J. Spencer Fluhman


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  • Profile portrait of J. Spencer Fluhman
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Executive Director
Neal A. Maxwell Institute for Religious Scholarship

Associate Professor of History
Brigham Young University

Author
A Peculiar People

Editor-in-Chief
Mormon Studies Review

  • Spencer Fluhman Portrait
  • About Spencer

    J. Spencer Fluhman is executive director of the Neal A. Maxwell Institute for Religious Scholarship and associate professor of history at Brigham Young University. He graduated summa cum laude from BYU and received masters and doctoral degrees in history from the University of Wisconsin–Madison.


    His research takes up the question of religious identity and the intersection of religion and politics in the United States. His work has appeared in the New York Times, Journal of Religion and Society, Journal of Mormon History, BYU Studies Quarterly, and Mormon Historical Studies. His article, “An ‘American Mahomet’: Joseph Smith, Muhammad, and the Problem of Prophets in Antebellum America,” (Journal of Mormon History, 2008) won the T. Edgar Lyon Award for Best Article of the Year from the Mormon History Association in 2009.


    His first book, “A Peculiar People”: Anti-Mormonism and the Making of Religion in Nineteenth-Century America (University of North Carolina Press, 2012) won the Mormon History Association’s Best First Book Award in 2013. In 2014, he won the Mollie & Karl Butler Young Scholar Award in Western Studies from the Charles Redd Center for Western Studies. He is currently at work on a biography of LDS apostle James E. Talmage (under contract, Oxford University Press).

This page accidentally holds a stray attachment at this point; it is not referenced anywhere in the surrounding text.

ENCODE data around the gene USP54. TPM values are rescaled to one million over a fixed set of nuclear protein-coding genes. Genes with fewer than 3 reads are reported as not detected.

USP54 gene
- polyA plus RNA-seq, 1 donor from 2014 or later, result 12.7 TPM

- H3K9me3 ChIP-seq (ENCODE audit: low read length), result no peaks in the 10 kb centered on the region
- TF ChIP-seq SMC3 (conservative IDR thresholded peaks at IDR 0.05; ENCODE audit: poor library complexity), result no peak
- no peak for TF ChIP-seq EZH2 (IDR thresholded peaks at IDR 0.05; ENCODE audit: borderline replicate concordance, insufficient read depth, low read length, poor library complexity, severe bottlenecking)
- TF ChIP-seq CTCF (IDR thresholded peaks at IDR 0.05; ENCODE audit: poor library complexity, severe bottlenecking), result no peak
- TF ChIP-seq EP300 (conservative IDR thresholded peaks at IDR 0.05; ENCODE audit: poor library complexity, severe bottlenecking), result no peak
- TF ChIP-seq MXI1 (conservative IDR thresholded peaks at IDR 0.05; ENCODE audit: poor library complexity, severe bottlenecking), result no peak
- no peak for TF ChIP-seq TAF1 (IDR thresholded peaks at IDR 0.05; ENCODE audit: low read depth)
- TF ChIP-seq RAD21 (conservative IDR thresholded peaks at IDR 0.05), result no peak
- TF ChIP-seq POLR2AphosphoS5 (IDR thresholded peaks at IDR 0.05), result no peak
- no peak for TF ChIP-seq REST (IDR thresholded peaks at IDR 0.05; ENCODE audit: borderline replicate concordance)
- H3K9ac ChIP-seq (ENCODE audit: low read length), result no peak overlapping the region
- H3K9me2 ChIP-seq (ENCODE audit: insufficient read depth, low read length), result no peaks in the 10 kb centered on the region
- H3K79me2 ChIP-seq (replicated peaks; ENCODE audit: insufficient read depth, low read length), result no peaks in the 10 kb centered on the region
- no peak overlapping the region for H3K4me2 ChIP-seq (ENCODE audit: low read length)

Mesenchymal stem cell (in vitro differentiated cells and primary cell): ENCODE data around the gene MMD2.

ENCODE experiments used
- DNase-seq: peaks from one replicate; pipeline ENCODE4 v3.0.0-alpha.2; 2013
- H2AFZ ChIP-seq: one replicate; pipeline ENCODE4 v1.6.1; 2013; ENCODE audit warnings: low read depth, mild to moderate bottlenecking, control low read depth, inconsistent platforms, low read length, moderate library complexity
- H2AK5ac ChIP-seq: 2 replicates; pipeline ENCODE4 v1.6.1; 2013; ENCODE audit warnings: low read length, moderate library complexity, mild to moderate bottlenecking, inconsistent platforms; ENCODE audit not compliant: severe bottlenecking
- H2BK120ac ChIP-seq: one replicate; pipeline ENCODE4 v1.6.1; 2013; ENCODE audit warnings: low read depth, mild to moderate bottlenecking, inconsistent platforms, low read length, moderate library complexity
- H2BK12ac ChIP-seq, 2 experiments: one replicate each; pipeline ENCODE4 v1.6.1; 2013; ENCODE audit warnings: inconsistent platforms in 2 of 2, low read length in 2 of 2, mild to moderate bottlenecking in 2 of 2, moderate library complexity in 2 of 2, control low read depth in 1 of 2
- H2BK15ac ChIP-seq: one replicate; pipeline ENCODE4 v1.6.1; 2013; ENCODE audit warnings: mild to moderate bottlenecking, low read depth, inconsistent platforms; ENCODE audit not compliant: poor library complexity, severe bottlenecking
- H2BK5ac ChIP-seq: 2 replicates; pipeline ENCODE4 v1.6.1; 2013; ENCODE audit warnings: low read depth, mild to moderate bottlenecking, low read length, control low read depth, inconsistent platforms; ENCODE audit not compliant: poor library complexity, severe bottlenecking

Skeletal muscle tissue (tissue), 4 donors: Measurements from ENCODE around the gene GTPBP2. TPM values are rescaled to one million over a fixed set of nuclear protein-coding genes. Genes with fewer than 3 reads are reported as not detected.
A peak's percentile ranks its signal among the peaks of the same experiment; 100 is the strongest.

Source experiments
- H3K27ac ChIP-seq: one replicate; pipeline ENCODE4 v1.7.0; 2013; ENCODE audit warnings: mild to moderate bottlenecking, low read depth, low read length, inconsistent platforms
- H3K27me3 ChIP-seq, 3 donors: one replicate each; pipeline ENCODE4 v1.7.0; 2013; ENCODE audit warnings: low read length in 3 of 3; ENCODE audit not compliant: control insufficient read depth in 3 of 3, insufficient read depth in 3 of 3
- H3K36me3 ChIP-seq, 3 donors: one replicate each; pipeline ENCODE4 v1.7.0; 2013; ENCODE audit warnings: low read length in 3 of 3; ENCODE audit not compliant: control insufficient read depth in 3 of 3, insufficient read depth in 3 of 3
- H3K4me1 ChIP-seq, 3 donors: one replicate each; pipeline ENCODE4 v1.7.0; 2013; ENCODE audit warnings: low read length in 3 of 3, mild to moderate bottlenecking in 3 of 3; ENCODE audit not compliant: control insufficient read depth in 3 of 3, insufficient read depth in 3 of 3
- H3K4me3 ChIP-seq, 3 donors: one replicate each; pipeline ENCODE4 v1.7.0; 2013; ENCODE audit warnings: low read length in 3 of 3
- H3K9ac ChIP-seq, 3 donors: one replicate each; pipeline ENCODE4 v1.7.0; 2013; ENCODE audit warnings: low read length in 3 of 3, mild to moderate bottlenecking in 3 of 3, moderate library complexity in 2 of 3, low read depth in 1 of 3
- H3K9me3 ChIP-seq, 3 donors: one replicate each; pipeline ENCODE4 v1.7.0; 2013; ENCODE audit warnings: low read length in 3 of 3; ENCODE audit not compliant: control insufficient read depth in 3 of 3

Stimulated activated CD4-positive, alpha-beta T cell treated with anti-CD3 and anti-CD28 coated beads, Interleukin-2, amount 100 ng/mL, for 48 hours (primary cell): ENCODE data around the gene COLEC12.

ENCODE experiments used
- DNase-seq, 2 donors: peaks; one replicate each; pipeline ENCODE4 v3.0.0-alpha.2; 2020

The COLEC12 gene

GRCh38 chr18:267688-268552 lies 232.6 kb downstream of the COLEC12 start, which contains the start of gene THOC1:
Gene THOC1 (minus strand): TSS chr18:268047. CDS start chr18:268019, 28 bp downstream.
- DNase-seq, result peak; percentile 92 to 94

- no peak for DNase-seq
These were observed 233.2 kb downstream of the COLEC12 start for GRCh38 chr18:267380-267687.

He has held office in the American Academy of Religion, American Society of Church History, and Mormon History Association. He has served as editor-in-chief of Mormon Studies Review since 2013.

Books & Articles


“A Peculiar People”

Anti-Mormonism and the Making of Religion in Nineteenth-Century America


  • A pleasure to read. Fluhman’s deeply researched work explores the tangled relationship between anti-Mormon and Mormon histories with a degree of thoroughness and comprehensiveness never before achieved.”

    — Amanda Porterfield, The Florida State University

    This book brilliantly situates these polemics in religious history, exploring a rich vein of argument about the nature of religion in nineteenth-century America.”

    — Sarah Barringer Gordon, University of Pennsylvania Law School

    As Fluhman shows in marvelous detail, Mormonism was the great scandal of American nineteenth-century religion.”

    — The New Yorker


To Be Learned Is Good

Essays on Faith and Scholarship in Honor of Richard Lyman Bushman

Edited by J. Spencer Fluhman, Kathleen Flake, and Jed Woodworth


  • What does the future hold for Mormonism in the academy? How does personal faith impact one’s scholarship? How might scholarly women and men speak of faith in secular places and times? This volume contains vibrant exchanges on these and other questions from the memorable scholars’ colloquium held in honor of historian and Latter-day Saint Richard Lyman Bushman.

Contact Spencer

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    fluhman@byu.edu

  • phone

    801 422–9889

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    Neal A. Maxwell Institute
    Brigham Young University
    Provo, Utah 84602